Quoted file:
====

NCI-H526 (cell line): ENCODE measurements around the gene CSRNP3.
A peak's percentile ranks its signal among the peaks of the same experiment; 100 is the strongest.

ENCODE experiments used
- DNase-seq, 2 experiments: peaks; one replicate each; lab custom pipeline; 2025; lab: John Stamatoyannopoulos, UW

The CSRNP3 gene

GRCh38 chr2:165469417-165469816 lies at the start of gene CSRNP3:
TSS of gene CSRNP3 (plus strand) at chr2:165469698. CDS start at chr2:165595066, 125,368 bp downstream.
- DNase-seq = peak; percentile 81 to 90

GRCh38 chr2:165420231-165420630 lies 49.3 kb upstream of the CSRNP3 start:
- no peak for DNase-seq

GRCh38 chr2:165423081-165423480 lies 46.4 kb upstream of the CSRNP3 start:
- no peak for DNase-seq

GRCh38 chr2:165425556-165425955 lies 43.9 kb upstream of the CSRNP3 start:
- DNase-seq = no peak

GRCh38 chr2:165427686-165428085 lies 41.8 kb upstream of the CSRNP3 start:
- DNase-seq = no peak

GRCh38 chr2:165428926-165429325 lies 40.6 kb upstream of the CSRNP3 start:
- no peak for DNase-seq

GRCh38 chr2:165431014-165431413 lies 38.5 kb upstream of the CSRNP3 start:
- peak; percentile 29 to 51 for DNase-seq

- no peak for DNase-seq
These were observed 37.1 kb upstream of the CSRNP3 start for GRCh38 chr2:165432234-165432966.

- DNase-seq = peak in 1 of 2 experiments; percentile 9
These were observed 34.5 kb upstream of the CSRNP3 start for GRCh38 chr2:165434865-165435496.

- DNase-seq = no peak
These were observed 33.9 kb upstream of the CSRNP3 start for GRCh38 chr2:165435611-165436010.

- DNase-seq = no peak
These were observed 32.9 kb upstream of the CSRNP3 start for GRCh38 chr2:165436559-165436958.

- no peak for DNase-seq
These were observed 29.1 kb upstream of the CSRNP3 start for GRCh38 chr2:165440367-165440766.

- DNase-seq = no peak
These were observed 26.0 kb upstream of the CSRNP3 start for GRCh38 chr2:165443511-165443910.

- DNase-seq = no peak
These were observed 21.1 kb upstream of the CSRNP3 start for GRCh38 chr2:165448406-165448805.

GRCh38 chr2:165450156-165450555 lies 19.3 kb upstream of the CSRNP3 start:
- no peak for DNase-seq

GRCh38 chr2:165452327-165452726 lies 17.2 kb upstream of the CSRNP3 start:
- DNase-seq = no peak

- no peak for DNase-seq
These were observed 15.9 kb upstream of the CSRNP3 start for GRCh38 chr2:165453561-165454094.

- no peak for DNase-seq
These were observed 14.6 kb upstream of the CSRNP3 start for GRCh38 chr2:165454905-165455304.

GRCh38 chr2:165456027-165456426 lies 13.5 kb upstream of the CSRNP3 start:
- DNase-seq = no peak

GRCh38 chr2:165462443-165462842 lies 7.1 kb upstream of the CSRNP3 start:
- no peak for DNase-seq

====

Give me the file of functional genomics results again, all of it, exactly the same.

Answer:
NCI-H526 (cell line): ENCODE measurements around the gene CSRNP3.
A peak's percentile ranks its signal among the peaks of the same experiment; 100 is the strongest.

ENCODE experiments used
- DNase-seq, 2 experiments: peaks; one replicate each; lab custom pipeline; 2025; lab: John Stamatoyannopoulos, UW

The CSRNP3 gene

GRCh38 chr2:165469417-165469816 lies at the start of gene CSRNP3:
TSS of gene CSRNP3 (plus strand) at chr2:165469698. CDS start at chr2:165595066, 125,368 bp downstream.
- DNase-seq = peak; percentile 81 to 90

GRCh38 chr2:165420231-165420630 lies 49.3 kb upstream of the CSRNP3 start:
- no peak for DNase-seq

GRCh38 chr2:165423081-165423480 lies 46.4 kb upstream of the CSRNP3 start:
- no peak for DNase-seq

GRCh38 chr2:165425556-165425955 lies 43.9 kb upstream of the CSRNP3 start:
- DNase-seq = no peak

GRCh38 chr2:165427686-165428085 lies 41.8 kb upstream of the CSRNP3 start:
- DNase-seq = no peak

GRCh38 chr2:165428926-165429325 lies 40.6 kb upstream of the CSRNP3 start:
- no peak for DNase-seq

GRCh38 chr2:165431014-165431413 lies 38.5 kb upstream of the CSRNP3 start:
- peak; percentile 29 to 51 for DNase-seq

- no peak for DNase-seq
These were observed 37.1 kb upstream of the CSRNP3 start for GRCh38 chr2:165432234-165432966.

- DNase-seq = peak in 1 of 2 experiments; percentile 9
These were observed 34.5 kb upstream of the CSRNP3 start for GRCh38 chr2:165434865-165435496.

- DNase-seq = no peak
These were observed 33.9 kb upstream of the CSRNP3 start for GRCh38 chr2:165435611-165436010.

- DNase-seq = no peak
These were observed 32.9 kb upstream of the CSRNP3 start for GRCh38 chr2:165436559-165436958.

- no peak for DNase-seq
These were observed 29.1 kb upstream of the CSRNP3 start for GRCh38 chr2:165440367-165440766.

- DNase-seq = no peak
These were observed 26.0 kb upstream of the CSRNP3 start for GRCh38 chr2:165443511-165443910.

- DNase-seq = no peak
These were observed 21.1 kb upstream of the CSRNP3 start for GRCh38 chr2:165448406-165448805.

GRCh38 chr2:165450156-165450555 lies 19.3 kb upstream of the CSRNP3 start:
- no peak for DNase-seq

GRCh38 chr2:165452327-165452726 lies 17.2 kb upstream of the CSRNP3 start:
- DNase-seq = no peak

- no peak for DNase-seq
These were observed 15.9 kb upstream of the CSRNP3 start for GRCh38 chr2:165453561-165454094.

- no peak for DNase-seq
These were observed 14.6 kb upstream of the CSRNP3 start for GRCh38 chr2:165454905-165455304.

GRCh38 chr2:165456027-165456426 lies 13.5 kb upstream of the CSRNP3 start:
- DNase-seq = no peak

GRCh38 chr2:165462443-165462842 lies 7.1 kb upstream of the CSRNP3 start:
- no peak for DNase-seq